• Monday, June 24, 2024
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Why did Russia choose to attack Ukraine now?

Here are things Nigeria may be losing from Russia, Ukraine conflict

With a bumbling comic actor who left a television show to play president as opponent, an America in disarray at home engaged in a national brawl over nose masks, Europe vulnerable to a wilting winter and surging gas prices and a pile of cash at the bank of Russia, never before has the stars aligned for the Kremlin to bully the world.

On the first day of the attacks, Ukraine lost 40 soldiers. By dawn Thursday, Russian forces had invaded Ukraine through the northern forests, eastern plains, and along the southern coasts- land sea, and air.

Russian President Vladimir Putin’s strategy, according to military analysts, is to hit Ukraine from all sides, capture the capital and call it a day. By sunset Thursday, Russian special forces and airborne troops have captured the Chernobyl nuclear plant and are already marching on Kyiv, the capital city. The Ukrainian President said on Friday that 137 people including civilians and military personnel have been killed. 70 military targets including 11 airfields, a helicopter, and 4 drones have been destroyed.

While Ukrainian soldiers have managed to shut down a couple of Russian airplanes, thousands of Ukrainian citizens have fled cities and taken refuge in bomb shelters and underground train stations. Males between the ages of 16-60 are being prevented to leave Ukraine and are currently being mobilised for military duties.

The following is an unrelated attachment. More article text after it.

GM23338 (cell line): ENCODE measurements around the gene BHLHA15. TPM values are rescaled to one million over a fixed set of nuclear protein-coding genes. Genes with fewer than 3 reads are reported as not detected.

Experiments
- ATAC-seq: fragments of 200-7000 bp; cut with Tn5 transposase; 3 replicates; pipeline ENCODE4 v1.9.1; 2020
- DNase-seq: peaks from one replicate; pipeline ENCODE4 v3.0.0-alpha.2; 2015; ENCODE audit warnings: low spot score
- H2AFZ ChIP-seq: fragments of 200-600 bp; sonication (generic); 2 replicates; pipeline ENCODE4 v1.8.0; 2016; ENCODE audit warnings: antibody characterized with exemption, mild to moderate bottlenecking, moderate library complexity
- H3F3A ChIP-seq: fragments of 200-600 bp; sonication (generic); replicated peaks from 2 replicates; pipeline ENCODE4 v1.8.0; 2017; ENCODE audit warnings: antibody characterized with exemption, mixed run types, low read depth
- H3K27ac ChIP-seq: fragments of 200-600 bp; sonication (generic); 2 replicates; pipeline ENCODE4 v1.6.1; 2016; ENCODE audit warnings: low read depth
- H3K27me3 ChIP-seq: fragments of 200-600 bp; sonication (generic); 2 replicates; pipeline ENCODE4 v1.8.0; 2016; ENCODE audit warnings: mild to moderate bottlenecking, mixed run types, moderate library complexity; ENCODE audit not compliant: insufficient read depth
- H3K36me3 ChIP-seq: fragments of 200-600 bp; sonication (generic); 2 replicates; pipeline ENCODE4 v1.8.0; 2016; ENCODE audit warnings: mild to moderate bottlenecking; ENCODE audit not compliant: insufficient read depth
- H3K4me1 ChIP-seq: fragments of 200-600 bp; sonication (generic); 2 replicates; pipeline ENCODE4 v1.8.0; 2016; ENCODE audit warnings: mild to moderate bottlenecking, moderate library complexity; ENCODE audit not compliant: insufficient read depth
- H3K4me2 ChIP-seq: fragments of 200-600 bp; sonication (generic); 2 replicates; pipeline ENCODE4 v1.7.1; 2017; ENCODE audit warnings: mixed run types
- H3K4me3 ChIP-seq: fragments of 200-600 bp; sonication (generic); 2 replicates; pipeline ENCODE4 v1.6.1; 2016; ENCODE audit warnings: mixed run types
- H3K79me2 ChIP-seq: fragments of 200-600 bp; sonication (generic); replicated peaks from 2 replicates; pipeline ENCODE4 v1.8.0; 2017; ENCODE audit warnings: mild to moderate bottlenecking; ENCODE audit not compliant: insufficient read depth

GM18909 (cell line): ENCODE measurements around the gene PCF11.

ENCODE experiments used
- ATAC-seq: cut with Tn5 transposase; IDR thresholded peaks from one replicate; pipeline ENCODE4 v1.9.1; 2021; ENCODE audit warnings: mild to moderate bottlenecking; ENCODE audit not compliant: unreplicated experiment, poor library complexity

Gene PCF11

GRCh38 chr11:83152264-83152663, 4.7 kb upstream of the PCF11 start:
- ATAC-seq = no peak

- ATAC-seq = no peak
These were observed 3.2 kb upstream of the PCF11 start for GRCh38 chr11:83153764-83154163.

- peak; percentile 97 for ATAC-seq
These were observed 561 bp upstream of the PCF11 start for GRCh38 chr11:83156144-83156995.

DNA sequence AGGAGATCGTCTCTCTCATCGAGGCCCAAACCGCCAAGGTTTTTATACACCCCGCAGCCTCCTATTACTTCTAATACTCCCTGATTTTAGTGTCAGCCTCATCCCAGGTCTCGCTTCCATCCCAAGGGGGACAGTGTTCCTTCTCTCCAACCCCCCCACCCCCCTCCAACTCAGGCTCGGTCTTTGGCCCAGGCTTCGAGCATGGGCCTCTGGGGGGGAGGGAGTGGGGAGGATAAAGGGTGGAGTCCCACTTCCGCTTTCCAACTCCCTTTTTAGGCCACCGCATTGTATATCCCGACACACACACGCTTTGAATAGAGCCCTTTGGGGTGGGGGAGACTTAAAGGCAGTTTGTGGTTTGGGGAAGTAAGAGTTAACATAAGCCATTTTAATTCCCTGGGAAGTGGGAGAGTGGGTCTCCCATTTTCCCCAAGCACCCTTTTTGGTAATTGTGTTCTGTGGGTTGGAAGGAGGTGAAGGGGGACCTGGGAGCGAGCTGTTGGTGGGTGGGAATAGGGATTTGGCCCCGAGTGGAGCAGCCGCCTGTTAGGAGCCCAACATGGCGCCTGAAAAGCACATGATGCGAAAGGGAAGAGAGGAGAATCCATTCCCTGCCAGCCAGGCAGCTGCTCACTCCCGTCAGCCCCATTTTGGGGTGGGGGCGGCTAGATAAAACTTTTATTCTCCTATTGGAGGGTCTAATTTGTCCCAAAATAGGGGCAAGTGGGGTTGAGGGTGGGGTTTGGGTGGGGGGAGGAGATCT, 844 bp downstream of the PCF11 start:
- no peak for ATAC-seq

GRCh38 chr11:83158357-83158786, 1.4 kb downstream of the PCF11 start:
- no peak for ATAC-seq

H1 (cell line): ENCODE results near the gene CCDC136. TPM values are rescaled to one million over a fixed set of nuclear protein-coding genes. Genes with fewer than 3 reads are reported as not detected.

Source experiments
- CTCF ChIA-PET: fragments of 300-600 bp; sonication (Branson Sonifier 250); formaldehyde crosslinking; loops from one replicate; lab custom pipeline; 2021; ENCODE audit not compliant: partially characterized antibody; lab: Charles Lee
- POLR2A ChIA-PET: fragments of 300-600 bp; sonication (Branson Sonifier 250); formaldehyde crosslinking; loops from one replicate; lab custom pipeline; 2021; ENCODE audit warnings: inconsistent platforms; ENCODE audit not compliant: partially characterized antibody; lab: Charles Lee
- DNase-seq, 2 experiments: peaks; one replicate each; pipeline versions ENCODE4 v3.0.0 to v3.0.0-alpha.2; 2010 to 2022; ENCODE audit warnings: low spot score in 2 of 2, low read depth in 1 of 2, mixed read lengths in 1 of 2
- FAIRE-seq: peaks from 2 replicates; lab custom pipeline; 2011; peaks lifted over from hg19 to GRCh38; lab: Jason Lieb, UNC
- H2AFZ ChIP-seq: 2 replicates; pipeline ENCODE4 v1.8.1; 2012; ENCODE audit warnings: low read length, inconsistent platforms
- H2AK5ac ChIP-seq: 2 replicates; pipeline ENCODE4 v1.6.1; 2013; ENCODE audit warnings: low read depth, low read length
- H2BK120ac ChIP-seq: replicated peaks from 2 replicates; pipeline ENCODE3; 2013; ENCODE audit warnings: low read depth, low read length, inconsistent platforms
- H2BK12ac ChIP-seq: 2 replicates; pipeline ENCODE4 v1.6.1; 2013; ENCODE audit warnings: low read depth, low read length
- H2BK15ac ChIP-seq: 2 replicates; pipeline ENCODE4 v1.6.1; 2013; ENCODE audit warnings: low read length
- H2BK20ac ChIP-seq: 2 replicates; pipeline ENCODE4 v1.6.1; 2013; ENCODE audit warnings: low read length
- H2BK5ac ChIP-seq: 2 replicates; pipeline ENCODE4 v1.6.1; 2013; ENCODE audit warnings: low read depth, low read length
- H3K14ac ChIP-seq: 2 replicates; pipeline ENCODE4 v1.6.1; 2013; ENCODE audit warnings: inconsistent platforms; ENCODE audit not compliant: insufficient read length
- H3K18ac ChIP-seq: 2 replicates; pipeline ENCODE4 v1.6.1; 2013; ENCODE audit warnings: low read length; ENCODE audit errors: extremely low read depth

In a war with Russia, Ukraine never stood a chance. But with Volodymyr Zelensky as president, the odds are heavily stacked against Ukraine.

The 44-year old Ukrainian president, a television actor who played the role of a school teacher pressed to become president on the strength of a viral video condemning corruption. In a tale of television imitating life, he actually ran for President and won over 70 percent of the vote in the second round.

When it came to governing, Zelensky soon discovered that he is way in over his head. His government officials were mostly people he knew from his theatre days, corruption accusations have flared up over road contracts many say were overinflated. Economic growth is muted and Zelensky is forced to realise real life is much different from drama.

Zelensky signaled as recently as Tuesday that he didn’t expect Russia to mount a full-scale invasion. “The Ukrainian side believes that a broad escalation on the part of Russia will not happen,” the president said in a release even as troops were taking positions in his country and Western governments were warning that Russia would invade.

Grossly inexperienced, the Ukrainian president lost valuable time to get his military in defensive positions, draw up a strategy to defend the civilian populace, and all but assured that the Russian army will march on into Kyiv on the second day of fighting. He kept urging world leaders for military assistance as he kept appealing to Russia to see reason.